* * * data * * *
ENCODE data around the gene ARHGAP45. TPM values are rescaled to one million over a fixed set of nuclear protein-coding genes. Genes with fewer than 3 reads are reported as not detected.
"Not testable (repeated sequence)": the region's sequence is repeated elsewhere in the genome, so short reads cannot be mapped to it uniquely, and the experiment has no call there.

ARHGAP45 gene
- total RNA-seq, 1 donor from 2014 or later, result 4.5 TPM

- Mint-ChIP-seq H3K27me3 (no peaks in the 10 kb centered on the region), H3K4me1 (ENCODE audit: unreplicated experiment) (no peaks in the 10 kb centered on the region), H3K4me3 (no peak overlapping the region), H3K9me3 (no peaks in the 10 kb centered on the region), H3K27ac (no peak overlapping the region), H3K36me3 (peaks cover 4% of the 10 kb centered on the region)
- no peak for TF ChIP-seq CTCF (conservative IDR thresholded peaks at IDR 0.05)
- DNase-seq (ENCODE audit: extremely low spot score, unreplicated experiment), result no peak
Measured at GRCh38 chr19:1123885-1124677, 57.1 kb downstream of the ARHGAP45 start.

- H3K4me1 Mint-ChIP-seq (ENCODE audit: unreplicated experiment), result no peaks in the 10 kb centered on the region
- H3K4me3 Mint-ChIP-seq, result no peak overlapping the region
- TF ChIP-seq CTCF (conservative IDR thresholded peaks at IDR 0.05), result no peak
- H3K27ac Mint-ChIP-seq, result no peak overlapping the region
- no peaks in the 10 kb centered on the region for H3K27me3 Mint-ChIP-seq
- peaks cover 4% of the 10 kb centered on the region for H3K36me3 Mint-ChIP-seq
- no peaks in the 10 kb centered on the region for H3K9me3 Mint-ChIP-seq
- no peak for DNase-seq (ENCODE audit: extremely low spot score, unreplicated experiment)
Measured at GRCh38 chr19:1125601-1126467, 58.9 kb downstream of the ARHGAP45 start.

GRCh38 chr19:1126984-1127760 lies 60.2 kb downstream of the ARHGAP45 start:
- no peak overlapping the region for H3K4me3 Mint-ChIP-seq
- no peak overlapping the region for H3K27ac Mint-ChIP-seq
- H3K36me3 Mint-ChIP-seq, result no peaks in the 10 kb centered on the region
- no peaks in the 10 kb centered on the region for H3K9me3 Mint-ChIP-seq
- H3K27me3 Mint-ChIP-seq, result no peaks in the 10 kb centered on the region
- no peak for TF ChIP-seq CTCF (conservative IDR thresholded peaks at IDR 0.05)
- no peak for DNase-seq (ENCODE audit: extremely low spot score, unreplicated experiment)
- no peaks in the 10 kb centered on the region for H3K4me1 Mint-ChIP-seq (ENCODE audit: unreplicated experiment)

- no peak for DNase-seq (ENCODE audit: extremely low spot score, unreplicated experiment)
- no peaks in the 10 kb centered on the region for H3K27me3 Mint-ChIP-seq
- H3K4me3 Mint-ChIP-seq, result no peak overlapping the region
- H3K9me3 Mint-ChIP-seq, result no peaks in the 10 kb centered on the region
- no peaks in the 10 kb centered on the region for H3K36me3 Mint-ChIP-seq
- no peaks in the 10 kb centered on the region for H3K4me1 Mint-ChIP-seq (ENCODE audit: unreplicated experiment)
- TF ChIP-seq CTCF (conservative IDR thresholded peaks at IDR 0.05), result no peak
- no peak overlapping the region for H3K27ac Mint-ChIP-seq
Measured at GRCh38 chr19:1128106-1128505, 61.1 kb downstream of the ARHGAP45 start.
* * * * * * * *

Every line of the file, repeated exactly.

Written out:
ENCODE data around the gene ARHGAP45. TPM values are rescaled to one million over a fixed set of nuclear protein-coding genes. Genes with fewer than 3 reads are reported as not detected.
"Not testable (repeated sequence)": the region's sequence is repeated elsewhere in the genome, so short reads cannot be mapped to it uniquely, and the experiment has no call there.

ARHGAP45 gene
- total RNA-seq, 1 donor from 2014 or later, result 4.5 TPM

- Mint-ChIP-seq H3K27me3 (no peaks in the 10 kb centered on the region), H3K4me1 (ENCODE audit: unreplicated experiment) (no peaks in the 10 kb centered on the region), H3K4me3 (no peak overlapping the region), H3K9me3 (no peaks in the 10 kb centered on the region), H3K27ac (no peak overlapping the region), H3K36me3 (peaks cover 4% of the 10 kb centered on the region)
- no peak for TF ChIP-seq CTCF (conservative IDR thresholded peaks at IDR 0.05)
- DNase-seq (ENCODE audit: extremely low spot score, unreplicated experiment), result no peak
Measured at GRCh38 chr19:1123885-1124677, 57.1 kb downstream of the ARHGAP45 start.

- H3K4me1 Mint-ChIP-seq (ENCODE audit: unreplicated experiment), result no peaks in the 10 kb centered on the region
- H3K4me3 Mint-ChIP-seq, result no peak overlapping the region
- TF ChIP-seq CTCF (conservative IDR thresholded peaks at IDR 0.05), result no peak
- H3K27ac Mint-ChIP-seq, result no peak overlapping the region
- no peaks in the 10 kb centered on the region for H3K27me3 Mint-ChIP-seq
- peaks cover 4% of the 10 kb centered on the region for H3K36me3 Mint-ChIP-seq
- no peaks in the 10 kb centered on the region for H3K9me3 Mint-ChIP-seq
- no peak for DNase-seq (ENCODE audit: extremely low spot score, unreplicated experiment)
Measured at GRCh38 chr19:1125601-1126467, 58.9 kb downstream of the ARHGAP45 start.

GRCh38 chr19:1126984-1127760 lies 60.2 kb downstream of the ARHGAP45 start:
- no peak overlapping the region for H3K4me3 Mint-ChIP-seq
- no peak overlapping the region for H3K27ac Mint-ChIP-seq
- H3K36me3 Mint-ChIP-seq, result no peaks in the 10 kb centered on the region
- no peaks in the 10 kb centered on the region for H3K9me3 Mint-ChIP-seq
- H3K27me3 Mint-ChIP-seq, result no peaks in the 10 kb centered on the region
- no peak for TF ChIP-seq CTCF (conservative IDR thresholded peaks at IDR 0.05)
- no peak for DNase-seq (ENCODE audit: extremely low spot score, unreplicated experiment)
- no peaks in the 10 kb centered on the region for H3K4me1 Mint-ChIP-seq (ENCODE audit: unreplicated experiment)

- no peak for DNase-seq (ENCODE audit: extremely low spot score, unreplicated experiment)
- no peaks in the 10 kb centered on the region for H3K27me3 Mint-ChIP-seq
- H3K4me3 Mint-ChIP-seq, result no peak overlapping the region
- H3K9me3 Mint-ChIP-seq, result no peaks in the 10 kb centered on the region
- no peaks in the 10 kb centered on the region for H3K36me3 Mint-ChIP-seq
- no peaks in the 10 kb centered on the region for H3K4me1 Mint-ChIP-seq (ENCODE audit: unreplicated experiment)
- TF ChIP-seq CTCF (conservative IDR thresholded peaks at IDR 0.05), result no peak
- no peak overlapping the region for H3K27ac Mint-ChIP-seq
Measured at GRCh38 chr19:1128106-1128505, 61.1 kb downstream of the ARHGAP45 start.